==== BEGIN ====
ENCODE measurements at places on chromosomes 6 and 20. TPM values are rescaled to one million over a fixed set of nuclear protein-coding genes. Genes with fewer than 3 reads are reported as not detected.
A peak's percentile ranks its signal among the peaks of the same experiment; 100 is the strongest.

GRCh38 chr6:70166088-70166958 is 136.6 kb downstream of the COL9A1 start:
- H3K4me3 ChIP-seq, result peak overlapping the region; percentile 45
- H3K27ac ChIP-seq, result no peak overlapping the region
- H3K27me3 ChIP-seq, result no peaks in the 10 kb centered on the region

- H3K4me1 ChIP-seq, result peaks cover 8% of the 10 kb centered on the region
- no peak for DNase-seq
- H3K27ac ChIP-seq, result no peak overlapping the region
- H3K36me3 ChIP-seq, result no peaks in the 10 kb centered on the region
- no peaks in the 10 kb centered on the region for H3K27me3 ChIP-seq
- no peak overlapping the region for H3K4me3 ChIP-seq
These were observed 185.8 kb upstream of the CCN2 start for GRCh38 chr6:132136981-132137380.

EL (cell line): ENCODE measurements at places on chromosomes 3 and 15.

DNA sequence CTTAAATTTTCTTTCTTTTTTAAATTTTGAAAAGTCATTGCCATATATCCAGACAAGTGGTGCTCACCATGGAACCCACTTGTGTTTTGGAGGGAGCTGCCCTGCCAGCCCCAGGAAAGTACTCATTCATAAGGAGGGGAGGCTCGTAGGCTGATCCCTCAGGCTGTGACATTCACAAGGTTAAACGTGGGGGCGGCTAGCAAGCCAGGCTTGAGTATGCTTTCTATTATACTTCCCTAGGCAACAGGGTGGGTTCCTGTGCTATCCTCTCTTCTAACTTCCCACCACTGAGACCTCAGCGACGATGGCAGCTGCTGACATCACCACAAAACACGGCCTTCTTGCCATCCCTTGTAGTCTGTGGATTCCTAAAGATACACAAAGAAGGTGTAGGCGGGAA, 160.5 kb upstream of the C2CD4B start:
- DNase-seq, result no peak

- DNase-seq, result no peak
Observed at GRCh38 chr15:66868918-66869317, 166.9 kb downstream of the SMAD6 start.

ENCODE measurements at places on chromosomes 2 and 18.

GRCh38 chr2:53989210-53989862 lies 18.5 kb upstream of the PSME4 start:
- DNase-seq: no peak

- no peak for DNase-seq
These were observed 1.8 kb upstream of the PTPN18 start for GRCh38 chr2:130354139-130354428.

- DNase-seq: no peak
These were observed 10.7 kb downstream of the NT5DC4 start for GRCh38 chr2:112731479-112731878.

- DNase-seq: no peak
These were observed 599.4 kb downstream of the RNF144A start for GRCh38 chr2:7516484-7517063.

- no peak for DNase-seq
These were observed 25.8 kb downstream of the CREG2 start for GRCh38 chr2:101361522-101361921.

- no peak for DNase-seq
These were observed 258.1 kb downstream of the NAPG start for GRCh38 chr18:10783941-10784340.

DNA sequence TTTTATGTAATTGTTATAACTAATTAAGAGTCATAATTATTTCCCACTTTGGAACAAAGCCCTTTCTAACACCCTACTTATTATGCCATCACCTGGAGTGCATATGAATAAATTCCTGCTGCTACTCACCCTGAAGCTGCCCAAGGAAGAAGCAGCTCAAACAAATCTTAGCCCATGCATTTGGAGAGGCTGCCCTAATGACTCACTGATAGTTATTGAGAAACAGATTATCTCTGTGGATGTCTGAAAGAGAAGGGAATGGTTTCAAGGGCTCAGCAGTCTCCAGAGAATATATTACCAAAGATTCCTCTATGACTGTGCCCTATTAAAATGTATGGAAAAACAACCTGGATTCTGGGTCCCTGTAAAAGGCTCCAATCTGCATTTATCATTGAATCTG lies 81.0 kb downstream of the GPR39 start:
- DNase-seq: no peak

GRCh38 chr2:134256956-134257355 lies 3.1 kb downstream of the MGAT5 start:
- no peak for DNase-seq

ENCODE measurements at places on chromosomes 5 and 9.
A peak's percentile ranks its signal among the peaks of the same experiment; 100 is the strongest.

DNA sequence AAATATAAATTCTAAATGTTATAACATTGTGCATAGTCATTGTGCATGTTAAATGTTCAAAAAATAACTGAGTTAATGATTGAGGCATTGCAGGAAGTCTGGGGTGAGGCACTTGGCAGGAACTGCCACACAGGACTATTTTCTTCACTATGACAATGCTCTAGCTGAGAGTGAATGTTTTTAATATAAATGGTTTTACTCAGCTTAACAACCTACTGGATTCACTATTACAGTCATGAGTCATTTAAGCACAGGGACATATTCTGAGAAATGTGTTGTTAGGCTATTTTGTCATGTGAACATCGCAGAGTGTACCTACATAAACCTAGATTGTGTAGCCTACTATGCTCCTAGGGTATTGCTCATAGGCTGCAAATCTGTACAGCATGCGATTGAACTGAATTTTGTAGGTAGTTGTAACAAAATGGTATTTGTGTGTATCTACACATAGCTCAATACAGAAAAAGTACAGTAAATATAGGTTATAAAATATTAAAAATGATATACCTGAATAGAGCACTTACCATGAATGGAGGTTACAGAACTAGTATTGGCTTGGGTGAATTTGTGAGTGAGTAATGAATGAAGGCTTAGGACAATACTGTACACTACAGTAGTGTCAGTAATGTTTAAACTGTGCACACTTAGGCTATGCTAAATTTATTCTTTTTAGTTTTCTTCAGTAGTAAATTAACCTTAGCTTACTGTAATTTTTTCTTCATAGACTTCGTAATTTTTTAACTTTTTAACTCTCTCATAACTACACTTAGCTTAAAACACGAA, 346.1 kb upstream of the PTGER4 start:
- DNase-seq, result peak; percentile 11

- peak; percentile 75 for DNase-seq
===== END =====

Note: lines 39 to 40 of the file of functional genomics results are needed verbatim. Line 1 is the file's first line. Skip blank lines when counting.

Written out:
- DNase-seq, result peak; percentile 11

- peak; percentile 75 for DNase-seq